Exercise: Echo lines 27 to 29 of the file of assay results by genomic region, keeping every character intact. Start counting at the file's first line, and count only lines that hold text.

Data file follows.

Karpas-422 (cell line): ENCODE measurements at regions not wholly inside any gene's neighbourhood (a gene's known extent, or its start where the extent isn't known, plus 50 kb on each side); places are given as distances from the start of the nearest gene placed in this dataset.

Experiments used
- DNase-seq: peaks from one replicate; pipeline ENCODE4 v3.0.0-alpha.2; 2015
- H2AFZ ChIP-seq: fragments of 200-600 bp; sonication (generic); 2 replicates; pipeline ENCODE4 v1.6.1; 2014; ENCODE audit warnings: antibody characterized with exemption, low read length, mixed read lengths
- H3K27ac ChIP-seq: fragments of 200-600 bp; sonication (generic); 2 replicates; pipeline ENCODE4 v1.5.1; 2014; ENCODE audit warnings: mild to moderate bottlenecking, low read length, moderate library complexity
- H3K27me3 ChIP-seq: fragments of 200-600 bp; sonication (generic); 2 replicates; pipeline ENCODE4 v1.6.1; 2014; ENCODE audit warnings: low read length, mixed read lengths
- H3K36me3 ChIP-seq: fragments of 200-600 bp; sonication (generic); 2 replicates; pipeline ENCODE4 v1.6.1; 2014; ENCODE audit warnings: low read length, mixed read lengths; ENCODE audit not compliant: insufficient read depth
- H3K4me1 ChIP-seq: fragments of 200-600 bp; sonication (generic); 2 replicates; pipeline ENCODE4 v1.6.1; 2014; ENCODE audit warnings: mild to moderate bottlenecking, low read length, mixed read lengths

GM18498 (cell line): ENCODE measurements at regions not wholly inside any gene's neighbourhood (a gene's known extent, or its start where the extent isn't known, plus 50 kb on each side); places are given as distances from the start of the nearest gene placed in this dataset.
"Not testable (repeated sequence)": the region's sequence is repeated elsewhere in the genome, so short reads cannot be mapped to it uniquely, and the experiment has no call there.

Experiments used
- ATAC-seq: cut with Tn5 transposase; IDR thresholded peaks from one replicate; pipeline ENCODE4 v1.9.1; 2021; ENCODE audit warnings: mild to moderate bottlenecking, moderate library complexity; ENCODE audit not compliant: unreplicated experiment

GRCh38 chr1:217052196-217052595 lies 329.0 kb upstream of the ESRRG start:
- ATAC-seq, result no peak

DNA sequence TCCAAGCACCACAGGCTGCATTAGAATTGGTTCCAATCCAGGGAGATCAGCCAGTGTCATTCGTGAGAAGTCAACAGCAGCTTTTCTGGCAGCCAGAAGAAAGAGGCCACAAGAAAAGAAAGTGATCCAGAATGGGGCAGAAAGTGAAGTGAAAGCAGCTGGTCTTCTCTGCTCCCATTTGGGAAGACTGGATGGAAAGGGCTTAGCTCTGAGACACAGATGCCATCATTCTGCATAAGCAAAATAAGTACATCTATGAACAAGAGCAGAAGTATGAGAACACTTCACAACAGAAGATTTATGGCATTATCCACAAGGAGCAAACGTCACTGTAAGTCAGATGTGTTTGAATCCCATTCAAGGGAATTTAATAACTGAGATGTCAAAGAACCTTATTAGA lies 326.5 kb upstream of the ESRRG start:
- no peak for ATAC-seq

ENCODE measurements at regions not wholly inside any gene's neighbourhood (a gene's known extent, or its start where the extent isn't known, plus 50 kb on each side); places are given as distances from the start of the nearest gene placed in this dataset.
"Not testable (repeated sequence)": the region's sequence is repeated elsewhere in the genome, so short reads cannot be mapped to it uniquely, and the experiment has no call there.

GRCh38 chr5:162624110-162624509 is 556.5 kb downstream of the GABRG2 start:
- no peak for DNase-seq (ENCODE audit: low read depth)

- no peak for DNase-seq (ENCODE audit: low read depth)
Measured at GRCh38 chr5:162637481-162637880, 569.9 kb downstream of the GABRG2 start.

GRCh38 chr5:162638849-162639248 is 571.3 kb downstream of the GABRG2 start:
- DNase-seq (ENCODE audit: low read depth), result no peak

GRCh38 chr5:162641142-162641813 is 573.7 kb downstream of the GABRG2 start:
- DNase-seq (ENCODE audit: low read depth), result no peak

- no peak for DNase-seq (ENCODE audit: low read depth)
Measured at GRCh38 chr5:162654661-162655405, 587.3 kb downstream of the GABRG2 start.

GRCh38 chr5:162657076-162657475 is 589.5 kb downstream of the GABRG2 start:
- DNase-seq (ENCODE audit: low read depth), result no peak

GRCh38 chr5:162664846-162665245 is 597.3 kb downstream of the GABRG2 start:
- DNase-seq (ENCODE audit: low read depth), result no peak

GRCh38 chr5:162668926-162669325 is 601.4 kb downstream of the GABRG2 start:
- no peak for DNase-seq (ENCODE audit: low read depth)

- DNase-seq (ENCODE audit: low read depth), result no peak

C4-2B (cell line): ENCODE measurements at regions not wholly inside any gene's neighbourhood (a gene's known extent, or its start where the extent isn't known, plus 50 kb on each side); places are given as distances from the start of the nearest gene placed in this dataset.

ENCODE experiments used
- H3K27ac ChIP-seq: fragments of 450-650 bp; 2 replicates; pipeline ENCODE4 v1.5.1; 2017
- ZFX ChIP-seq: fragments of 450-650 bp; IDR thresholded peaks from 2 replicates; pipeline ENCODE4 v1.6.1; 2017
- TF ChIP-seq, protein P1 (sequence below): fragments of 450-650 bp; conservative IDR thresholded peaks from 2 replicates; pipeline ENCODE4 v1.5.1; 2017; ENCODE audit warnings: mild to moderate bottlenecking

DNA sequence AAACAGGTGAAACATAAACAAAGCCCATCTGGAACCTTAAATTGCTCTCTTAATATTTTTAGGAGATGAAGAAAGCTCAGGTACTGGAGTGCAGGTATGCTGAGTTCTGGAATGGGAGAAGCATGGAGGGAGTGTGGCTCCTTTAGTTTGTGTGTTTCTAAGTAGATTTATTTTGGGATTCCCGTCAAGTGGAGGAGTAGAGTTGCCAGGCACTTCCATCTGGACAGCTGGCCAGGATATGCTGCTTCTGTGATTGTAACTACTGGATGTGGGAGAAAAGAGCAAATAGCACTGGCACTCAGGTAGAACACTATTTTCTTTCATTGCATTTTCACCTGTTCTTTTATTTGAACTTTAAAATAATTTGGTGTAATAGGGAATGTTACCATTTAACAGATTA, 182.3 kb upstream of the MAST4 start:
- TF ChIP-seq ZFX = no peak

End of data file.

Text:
- no peak for DNase-seq (ENCODE audit: low read depth)
Measured at GRCh38 chr5:162654661-162655405, 587.3 kb downstream of the GABRG2 start.

GRCh38 chr5:162657076-162657475 is 589.5 kb downstream of the GABRG2 start: